Instructional Strategies for Teaching Endorsements

Posted by Leader Fellow Iris Gonzalez on Nov 19, 2019 10:28:15 AM

My first experience in talking to middle school students about endorsements was more complex than I had anticipated. I may have assumed way too much about their prior knowledge, so it didn’t take long before I had blank faces staring back at me.

Here’s why:
  1. The word “endorsement” isn’t part of any teenager’s everyday language – especially in the context of Texas educational requirements related to HB5.
  2. Because an endorsement is really an overarching concept that applies to multiple career pathways, there is no cookie-cutter way to explain it. The shift from one graduation plan model to another has been quite an adjustment for Texas educators. Teaching and guiding  students toward their intended endorsement can be a challenge.

After all, we’re asking Texas students to make big decisions that will shape their high school academic career and potentially their lifelong work. Our efforts to help students best understand career pathways and endorsements should be a critical priority. 

Download our Endorsement Basics Booklet

These challenges also present an opportunity for us to flex our creative educator muscles. We all know how important it is to focus on each student’s needs during instruction. Great teachers build meaning out of individual students’ experiences.  

Help All Students Learn About Endorsements

Here are three examples of creative approaches for differentiating endorsement instruction to meet student needs. Whole-class instruction can work with these individual differentiation practices set in place.

Talk Read Talk Write

This instructional strategy focuses on familiarizing students with academic language so that it’s more accessible to them – take, for example, the word “career pathway”:

  1. Students first talk with a partner or small group so that they have time to use the word. 
  2. Then, they are given time to read about career pathways so they can see the word in context (this visual aid on the career pathway to becoming a teacher would be a great example to hand out to students). 
  3. Next, they are given an opportunity to talk again so they can use their new vocabulary more. 

Finally, students are allowed to show the teacher what they’ve learned or display their comprehension by writing about career pathways.

KWL (Know, Want to Know, Learned) 

With this strategy, students take inventory of the information available and use it to move forward on their educational journey. Visually, students can create a table with three columns, one for each step: Know, Want to Know, Learned.

  • Know – students are given time to recall previous information and write what they already know about a topic, like “job opportunities in agriculture.”
  • Want to know – after a brief class discussion, students write out what else they would like to know on that topic or where they feel they are missing information.

Learned – finally, students take notes on the topic, revising and editing from what they already know, and answering their questions from the “want to know” column.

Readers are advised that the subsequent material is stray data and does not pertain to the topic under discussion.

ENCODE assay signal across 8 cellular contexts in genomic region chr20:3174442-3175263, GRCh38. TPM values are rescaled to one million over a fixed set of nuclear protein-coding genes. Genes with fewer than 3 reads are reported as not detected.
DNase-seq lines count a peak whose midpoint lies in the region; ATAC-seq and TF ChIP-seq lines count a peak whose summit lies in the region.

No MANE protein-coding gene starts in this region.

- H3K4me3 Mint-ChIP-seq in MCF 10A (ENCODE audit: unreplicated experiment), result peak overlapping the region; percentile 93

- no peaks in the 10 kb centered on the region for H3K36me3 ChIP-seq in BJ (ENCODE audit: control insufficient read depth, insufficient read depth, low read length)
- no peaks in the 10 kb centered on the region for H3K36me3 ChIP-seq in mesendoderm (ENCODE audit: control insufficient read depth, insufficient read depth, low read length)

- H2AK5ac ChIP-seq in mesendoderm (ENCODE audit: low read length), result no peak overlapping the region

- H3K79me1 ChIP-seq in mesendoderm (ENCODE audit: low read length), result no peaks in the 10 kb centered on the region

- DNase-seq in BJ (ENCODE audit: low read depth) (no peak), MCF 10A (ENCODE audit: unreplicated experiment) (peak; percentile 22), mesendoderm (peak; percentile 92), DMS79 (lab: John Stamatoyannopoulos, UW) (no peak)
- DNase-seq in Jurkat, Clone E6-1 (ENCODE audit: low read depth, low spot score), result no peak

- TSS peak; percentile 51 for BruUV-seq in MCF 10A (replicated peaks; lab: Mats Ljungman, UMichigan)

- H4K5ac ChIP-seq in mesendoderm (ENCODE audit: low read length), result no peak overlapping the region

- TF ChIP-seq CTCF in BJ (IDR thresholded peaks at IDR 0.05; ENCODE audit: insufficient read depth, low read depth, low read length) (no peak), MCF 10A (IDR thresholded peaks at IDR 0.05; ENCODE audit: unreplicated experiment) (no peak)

See, Think, Wonder

This strategy generates curiosity, allowing students to visualize something new and different, and can take just 5–10 minutes:

See – start the strategy with an image. It can be related to the content of the day. For example, for a lesson on personal graduation plans, show a picture of a trailhead, a winding road, or a person boarding a plane. All of these involve a journey in some way. The students should have a minute to observe and then complete the statement “I see…” and give details from the image.

Think – ask the students several probing questions: What do you think about what you are seeing? What makes you think this? Allow for some discussion.

Wonder – Finally, end the discussion or prompt with a question: What do you wonder about this? What other questions does it bring up for you?

Resources to Support Endorsement Instruction

If you’re looking for even more resources to support endorsement instruction in the classroom, check these out:

Texas Workforce Commission – Labor Market and Career Information 

The Texas Workforce Commission offers an array of tools to help educators explain the Foundation High School Program and endorsements, including webinars explaining HB5 and a layout of the state graduation plan. The Workforce Commission also offers a collection of endorsement handouts that are a perfect addition to your curriculum or class bulletin board. 

Texas Career Check – Interest Profiler, Explore Education, Explore Careers 

You will always encounter students who cannot tell you what their career goals are. One way to help them get oriented is to have them complete the Texas Career Check Interest Profiler. I recommend grouping students with similar results together and asking them to conduct a little more research so they can present findings to their classmates.


With MapMyGrad, students can learn about graduation requirements, take a fun interest quiz, select an endorsement, and begin crafting a printable graduation plan so that counselors can start the scheduling process. 

As a high school student in the 1990s, I could have taken myriad elective courses to meet Texas graduation requirements without any purposeful planning. Today, it’s up to Texas educators to help students find greater purpose with very intentional planning and guidance from people like you and me.

Topics: Endorsements, Educators, Curriculum Resources